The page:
Speech fluency is a term used to describe a person’s ability to speak smoothly and easily. Fluency disorders, most commonly stuttering or stammering, usually begin in childhood specifically when a child is around 2 to 4 years of age. Stuttering unfolds in a variety of ways, sometimes changing over time, and can delay a child’s speech. SpeechEasy, a proven technology used to reduce stuttering, has provided six ways to identify early signs of a speech fluency disorder.

  1. Children only using a few words. For many children, stuttering first occurs during the time frame when they are growing their vocabulary. Children only using a select few words could indicate that they are uncomfortable using words they may stutter while saying. Avoiding certain words is an example of avoidance behavior that is strongly associated with speech fluency disorders. 
  2. Prolonging consonants. Have you heard people prolong consonants in words for emphasis? Like, “Can we pleasssse get ice cream for dessert?” People who stutter cannot help but prolong consonants and will often drag out words longer than necessary. 
  3. Using filler sounds between words. People who struggle with speech fluency have problems with the flow and rhythm of their speech. To counteract this lack of rhythm, people tend to use filler sounds such as “uh” between words to make their sentences sound normal.         
  4. Not speaking at all. Some children get so frustrated with their speech disorder that they choose not to speak at all. Also, people may pretend to forget what they were going to say to prevent having to pronounce words that could cause speech difficulties.
  5. Lack of social skills. Children with speech fluency disorders can experience complications while playing and talking with others. It has been found that children who stutter can experience social anxiety due to the struggles they face communicating. With many children not being aware of their communication issues or not knowing how to fix them, they often suffer from unfulfilling social interactions.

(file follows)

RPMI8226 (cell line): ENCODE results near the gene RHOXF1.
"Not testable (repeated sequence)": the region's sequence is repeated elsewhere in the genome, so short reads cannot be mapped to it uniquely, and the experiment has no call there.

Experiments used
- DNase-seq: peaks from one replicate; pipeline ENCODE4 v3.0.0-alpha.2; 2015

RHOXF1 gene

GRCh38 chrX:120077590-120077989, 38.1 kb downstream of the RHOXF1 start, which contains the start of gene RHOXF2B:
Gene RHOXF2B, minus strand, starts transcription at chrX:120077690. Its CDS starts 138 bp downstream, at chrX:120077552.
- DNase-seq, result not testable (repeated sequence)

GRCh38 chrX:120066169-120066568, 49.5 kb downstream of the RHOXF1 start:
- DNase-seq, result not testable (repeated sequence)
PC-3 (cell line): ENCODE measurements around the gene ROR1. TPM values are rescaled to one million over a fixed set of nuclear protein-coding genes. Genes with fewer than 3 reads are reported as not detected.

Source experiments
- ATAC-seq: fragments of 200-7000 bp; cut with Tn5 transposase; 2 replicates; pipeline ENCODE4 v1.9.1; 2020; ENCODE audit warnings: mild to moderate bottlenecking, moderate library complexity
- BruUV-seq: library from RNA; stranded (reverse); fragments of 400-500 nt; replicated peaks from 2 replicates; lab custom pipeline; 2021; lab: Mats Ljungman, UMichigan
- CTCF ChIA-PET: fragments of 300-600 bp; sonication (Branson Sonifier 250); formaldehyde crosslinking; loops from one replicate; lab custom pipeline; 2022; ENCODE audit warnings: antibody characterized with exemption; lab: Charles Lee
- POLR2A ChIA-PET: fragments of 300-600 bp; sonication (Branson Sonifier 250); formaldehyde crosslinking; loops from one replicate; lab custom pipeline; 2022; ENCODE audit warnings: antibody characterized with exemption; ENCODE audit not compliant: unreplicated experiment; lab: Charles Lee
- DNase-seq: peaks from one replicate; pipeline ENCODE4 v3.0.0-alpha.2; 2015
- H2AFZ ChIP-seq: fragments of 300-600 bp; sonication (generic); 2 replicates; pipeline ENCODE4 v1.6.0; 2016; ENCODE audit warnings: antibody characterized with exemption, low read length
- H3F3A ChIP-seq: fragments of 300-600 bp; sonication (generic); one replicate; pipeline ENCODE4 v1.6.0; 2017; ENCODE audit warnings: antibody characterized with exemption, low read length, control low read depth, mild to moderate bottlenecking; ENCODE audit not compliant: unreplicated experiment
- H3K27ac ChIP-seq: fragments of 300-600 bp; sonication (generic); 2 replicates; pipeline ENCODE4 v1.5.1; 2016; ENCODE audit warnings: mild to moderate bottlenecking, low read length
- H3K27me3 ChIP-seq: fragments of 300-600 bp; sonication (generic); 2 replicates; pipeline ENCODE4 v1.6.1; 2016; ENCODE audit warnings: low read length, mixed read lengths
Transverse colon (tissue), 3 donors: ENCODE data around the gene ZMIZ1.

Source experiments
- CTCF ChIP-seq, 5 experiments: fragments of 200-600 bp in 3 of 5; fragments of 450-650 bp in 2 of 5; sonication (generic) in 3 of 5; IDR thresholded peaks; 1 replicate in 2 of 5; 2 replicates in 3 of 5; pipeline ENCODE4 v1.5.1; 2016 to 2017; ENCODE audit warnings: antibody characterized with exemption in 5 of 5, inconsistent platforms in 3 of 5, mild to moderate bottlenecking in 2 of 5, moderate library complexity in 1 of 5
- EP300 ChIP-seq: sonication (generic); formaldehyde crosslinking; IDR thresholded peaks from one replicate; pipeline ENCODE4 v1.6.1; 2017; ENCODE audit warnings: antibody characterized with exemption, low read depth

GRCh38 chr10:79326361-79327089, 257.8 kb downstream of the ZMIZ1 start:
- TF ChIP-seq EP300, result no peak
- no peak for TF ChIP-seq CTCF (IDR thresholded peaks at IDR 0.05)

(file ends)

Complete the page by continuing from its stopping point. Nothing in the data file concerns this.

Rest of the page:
6. Changing the subject constantly. When someone with a speech fluency disorder switches the subject frequently, it is most likely to avoid finishing a sentence that may give them speech troubles. This may give off the impression that they are being scatterbrained, but in reality, they are trying to avoid using certain words or phrases. 

Early detection of speech issues helps prevent the development of a continuing fluency disorder. If you have spotted any of these signs in yourself or someone you know, SpeechEasy is here to help improve your speech through therapy and a unique hearing device. You can contact a Speech-Language pathologist at SpeechEasy today to talk to someone about your specific needs. 


SpeechEasy is a combination of proven technology and techniques which can be used to reduce stuttering this holiday season. Worn in one ear and similar in appearance to a hearing aid, SpeechEasy has helped thousands increase their ability to communicate effectively and confidently. The program that comes with every SpeechEasy is supported by a team of fluency professionals who truly care about your success. Contact us today!